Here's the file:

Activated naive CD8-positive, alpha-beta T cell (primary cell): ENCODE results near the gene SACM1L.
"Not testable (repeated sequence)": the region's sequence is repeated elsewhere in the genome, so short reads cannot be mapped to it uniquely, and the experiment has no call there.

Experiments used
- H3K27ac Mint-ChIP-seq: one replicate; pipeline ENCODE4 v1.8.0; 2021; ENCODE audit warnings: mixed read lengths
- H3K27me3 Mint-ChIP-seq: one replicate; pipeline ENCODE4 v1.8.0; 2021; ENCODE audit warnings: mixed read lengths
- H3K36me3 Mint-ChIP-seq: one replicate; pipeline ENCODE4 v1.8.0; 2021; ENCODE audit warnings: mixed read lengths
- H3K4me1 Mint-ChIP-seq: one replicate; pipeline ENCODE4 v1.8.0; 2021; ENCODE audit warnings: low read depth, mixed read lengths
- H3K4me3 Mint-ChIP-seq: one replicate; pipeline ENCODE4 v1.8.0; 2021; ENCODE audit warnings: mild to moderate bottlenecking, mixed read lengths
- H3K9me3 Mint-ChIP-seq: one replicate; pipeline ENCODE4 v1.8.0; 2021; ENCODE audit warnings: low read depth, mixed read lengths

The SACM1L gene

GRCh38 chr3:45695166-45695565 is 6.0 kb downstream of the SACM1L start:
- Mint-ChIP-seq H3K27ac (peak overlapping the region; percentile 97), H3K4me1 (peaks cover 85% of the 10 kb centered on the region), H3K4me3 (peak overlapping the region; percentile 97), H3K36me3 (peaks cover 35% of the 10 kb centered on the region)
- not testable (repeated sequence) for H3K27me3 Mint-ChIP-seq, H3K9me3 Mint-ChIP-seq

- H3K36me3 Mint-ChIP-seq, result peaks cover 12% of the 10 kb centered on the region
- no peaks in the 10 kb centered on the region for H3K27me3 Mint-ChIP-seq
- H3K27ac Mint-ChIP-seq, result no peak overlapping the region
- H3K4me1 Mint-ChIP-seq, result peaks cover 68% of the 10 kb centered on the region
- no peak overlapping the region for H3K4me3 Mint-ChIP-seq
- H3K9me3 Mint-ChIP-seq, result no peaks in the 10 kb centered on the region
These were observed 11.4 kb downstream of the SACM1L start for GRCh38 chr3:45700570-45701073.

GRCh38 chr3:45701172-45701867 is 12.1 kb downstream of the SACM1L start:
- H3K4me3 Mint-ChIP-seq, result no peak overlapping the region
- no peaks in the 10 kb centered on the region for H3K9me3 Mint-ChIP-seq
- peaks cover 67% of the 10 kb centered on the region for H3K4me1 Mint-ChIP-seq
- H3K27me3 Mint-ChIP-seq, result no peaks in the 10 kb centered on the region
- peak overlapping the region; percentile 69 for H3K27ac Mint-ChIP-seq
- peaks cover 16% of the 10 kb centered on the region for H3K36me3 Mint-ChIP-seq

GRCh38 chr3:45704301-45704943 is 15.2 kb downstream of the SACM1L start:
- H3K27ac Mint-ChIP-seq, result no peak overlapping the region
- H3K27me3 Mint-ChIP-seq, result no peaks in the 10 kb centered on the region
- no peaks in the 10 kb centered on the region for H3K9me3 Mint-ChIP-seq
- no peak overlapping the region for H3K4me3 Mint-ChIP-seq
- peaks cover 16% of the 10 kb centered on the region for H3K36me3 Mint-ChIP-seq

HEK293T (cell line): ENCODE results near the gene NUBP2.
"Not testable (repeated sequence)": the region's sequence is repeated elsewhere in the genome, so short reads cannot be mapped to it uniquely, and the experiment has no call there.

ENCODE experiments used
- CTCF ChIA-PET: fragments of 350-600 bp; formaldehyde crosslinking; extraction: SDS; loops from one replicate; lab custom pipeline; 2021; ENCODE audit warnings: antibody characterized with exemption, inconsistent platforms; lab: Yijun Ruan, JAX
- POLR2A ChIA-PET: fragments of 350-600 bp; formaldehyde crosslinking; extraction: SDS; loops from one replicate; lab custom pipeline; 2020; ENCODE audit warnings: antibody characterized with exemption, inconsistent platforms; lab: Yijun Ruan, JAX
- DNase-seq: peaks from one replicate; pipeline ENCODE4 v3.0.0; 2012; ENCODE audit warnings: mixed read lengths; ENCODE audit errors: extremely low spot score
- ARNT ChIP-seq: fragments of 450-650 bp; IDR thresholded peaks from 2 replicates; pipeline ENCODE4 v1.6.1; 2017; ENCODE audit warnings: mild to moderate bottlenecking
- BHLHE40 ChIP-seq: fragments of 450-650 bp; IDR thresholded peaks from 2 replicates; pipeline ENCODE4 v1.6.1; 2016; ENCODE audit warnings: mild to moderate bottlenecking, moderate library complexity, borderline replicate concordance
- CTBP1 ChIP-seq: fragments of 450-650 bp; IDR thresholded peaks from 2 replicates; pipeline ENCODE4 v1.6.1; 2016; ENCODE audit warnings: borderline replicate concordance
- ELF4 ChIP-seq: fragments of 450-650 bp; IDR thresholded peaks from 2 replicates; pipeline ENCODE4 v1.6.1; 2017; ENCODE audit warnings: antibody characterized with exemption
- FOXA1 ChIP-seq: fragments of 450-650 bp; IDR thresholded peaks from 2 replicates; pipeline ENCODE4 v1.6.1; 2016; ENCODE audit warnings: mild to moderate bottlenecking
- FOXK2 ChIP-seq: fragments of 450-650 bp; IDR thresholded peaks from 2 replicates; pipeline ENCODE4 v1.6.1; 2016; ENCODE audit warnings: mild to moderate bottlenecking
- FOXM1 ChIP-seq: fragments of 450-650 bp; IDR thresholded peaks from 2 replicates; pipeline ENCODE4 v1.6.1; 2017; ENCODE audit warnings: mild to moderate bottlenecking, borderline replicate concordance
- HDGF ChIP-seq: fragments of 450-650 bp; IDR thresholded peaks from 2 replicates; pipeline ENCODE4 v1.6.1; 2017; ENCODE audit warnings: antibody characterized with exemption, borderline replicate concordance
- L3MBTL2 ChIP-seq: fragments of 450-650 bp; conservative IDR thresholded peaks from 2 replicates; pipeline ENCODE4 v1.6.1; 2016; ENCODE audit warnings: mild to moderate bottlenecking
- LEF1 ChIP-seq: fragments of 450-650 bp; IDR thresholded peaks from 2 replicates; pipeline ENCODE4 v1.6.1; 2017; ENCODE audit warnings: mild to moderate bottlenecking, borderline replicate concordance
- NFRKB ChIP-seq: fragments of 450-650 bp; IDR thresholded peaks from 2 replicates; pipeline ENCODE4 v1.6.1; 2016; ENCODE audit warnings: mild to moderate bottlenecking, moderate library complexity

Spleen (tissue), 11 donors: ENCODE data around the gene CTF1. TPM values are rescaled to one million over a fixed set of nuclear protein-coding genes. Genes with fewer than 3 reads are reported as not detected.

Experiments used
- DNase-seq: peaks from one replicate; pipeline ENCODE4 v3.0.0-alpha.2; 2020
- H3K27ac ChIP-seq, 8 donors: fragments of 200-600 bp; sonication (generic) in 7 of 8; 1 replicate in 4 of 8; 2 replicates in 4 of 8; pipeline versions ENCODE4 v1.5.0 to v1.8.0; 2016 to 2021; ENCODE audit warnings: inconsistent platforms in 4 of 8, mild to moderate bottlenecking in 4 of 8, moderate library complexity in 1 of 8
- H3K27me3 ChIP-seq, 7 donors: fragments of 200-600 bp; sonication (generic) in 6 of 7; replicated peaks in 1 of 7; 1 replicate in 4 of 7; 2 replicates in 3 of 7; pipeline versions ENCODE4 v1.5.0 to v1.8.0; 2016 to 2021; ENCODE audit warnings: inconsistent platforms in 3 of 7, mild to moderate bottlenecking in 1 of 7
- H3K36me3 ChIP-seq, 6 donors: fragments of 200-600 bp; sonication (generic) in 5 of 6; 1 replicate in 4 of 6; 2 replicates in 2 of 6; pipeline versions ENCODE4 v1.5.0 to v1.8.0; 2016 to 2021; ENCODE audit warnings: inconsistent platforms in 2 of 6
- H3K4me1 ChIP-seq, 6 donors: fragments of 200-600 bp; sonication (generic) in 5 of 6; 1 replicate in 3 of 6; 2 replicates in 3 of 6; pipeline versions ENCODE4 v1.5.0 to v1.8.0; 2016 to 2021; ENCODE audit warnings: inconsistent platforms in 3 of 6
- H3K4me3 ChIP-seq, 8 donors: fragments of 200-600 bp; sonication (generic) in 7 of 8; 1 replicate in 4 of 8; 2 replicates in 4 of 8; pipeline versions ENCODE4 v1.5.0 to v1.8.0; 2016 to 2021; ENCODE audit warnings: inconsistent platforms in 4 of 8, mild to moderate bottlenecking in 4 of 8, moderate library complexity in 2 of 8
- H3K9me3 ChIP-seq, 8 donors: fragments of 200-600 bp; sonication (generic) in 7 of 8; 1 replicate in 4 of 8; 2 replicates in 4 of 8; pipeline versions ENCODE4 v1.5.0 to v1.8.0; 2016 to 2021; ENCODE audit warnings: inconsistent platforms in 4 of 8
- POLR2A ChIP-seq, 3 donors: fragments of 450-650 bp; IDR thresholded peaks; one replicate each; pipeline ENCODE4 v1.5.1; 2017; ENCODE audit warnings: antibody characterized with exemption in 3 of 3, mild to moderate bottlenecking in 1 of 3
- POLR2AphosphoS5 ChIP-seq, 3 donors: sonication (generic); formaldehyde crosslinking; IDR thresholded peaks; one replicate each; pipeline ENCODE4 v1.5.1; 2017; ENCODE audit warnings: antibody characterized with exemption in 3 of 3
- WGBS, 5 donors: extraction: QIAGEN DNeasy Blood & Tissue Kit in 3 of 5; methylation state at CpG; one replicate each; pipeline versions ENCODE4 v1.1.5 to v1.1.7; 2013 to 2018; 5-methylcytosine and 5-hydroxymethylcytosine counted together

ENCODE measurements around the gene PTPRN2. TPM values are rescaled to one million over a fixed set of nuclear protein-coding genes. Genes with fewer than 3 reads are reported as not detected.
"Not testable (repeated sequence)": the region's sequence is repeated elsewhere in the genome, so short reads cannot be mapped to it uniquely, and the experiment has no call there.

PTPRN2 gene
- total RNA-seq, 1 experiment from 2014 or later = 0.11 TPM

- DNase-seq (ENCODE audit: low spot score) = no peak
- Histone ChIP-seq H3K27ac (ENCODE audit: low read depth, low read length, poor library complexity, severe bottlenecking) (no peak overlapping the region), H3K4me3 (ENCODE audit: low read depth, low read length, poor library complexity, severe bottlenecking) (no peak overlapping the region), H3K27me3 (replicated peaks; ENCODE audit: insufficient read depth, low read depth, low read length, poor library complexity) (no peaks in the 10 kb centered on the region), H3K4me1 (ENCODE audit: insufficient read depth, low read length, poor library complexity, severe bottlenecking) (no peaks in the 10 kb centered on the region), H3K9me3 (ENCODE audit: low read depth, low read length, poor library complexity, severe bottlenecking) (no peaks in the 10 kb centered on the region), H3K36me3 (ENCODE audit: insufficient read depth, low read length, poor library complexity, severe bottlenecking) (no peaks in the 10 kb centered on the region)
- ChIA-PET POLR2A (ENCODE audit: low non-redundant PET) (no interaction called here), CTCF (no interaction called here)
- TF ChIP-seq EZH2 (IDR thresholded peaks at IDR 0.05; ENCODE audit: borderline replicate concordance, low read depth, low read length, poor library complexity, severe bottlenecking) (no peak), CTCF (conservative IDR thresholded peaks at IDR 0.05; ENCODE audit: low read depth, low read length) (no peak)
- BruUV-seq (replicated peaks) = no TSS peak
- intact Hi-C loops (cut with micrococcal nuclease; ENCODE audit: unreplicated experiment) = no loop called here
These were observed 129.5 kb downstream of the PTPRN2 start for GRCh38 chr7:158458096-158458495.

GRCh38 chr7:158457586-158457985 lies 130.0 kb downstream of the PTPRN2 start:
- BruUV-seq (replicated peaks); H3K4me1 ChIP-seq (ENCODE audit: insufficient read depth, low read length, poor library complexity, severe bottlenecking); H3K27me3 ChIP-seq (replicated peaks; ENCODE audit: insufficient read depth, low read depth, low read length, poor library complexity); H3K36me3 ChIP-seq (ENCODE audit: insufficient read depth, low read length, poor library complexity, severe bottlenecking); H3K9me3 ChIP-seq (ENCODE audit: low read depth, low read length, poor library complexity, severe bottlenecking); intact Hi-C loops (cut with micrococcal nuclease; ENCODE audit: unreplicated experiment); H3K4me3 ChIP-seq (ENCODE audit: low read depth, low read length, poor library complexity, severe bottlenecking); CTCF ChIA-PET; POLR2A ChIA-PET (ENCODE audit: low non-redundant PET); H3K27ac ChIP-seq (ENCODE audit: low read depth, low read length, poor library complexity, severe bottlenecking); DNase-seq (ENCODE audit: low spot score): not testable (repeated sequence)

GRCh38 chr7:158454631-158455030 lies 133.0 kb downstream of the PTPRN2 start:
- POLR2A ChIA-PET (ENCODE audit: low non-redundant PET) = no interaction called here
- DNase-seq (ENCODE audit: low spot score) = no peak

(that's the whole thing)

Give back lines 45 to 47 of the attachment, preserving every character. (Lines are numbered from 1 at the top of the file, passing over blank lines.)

- FOXK2 ChIP-seq: fragments of 450-650 bp; IDR thresholded peaks from 2 replicates; pipeline ENCODE4 v1.6.1; 2016; ENCODE audit warnings: mild to moderate bottlenecking
- FOXM1 ChIP-seq: fragments of 450-650 bp; IDR thresholded peaks from 2 replicates; pipeline ENCODE4 v1.6.1; 2017; ENCODE audit warnings: mild to moderate bottlenecking, borderline replicate concordance
- HDGF ChIP-seq: fragments of 450-650 bp; IDR thresholded peaks from 2 replicates; pipeline ENCODE4 v1.6.1; 2017; ENCODE audit warnings: antibody characterized with exemption, borderline replicate concordance